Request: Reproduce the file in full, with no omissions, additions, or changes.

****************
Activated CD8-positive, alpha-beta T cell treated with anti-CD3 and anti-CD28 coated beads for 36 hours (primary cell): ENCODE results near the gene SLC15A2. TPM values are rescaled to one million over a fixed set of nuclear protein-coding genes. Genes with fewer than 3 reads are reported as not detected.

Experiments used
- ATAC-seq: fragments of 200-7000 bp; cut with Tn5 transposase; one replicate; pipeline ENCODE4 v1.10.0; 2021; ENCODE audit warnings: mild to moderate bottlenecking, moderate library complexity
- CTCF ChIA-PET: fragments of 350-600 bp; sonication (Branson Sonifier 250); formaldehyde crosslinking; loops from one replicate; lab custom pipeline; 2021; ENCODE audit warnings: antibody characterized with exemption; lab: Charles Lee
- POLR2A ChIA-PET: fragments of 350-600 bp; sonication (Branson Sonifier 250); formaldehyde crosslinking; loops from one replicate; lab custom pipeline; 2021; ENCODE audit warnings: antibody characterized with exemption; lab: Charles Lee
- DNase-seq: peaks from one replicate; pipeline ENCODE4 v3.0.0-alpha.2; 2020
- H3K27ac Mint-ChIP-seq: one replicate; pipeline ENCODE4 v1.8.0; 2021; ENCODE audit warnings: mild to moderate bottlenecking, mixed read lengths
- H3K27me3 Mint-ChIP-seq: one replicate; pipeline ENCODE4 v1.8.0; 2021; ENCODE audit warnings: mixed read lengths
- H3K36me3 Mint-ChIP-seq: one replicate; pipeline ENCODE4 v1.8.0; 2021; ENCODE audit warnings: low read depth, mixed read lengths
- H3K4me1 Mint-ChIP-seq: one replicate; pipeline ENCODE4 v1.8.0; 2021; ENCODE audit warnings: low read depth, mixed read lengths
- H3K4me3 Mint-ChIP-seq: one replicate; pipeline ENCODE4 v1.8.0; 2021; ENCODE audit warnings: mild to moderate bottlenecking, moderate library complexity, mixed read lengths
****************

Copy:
Activated CD8-positive, alpha-beta T cell treated with anti-CD3 and anti-CD28 coated beads for 36 hours (primary cell): ENCODE results near the gene SLC15A2. TPM values are rescaled to one million over a fixed set of nuclear protein-coding genes. Genes with fewer than 3 reads are reported as not detected.

Experiments used
- ATAC-seq: fragments of 200-7000 bp; cut with Tn5 transposase; one replicate; pipeline ENCODE4 v1.10.0; 2021; ENCODE audit warnings: mild to moderate bottlenecking, moderate library complexity
- CTCF ChIA-PET: fragments of 350-600 bp; sonication (Branson Sonifier 250); formaldehyde crosslinking; loops from one replicate; lab custom pipeline; 2021; ENCODE audit warnings: antibody characterized with exemption; lab: Charles Lee
- POLR2A ChIA-PET: fragments of 350-600 bp; sonication (Branson Sonifier 250); formaldehyde crosslinking; loops from one replicate; lab custom pipeline; 2021; ENCODE audit warnings: antibody characterized with exemption; lab: Charles Lee
- DNase-seq: peaks from one replicate; pipeline ENCODE4 v3.0.0-alpha.2; 2020
- H3K27ac Mint-ChIP-seq: one replicate; pipeline ENCODE4 v1.8.0; 2021; ENCODE audit warnings: mild to moderate bottlenecking, mixed read lengths
- H3K27me3 Mint-ChIP-seq: one replicate; pipeline ENCODE4 v1.8.0; 2021; ENCODE audit warnings: mixed read lengths
- H3K36me3 Mint-ChIP-seq: one replicate; pipeline ENCODE4 v1.8.0; 2021; ENCODE audit warnings: low read depth, mixed read lengths
- H3K4me1 Mint-ChIP-seq: one replicate; pipeline ENCODE4 v1.8.0; 2021; ENCODE audit warnings: low read depth, mixed read lengths
- H3K4me3 Mint-ChIP-seq: one replicate; pipeline ENCODE4 v1.8.0; 2021; ENCODE audit warnings: mild to moderate bottlenecking, moderate library complexity, mixed read lengths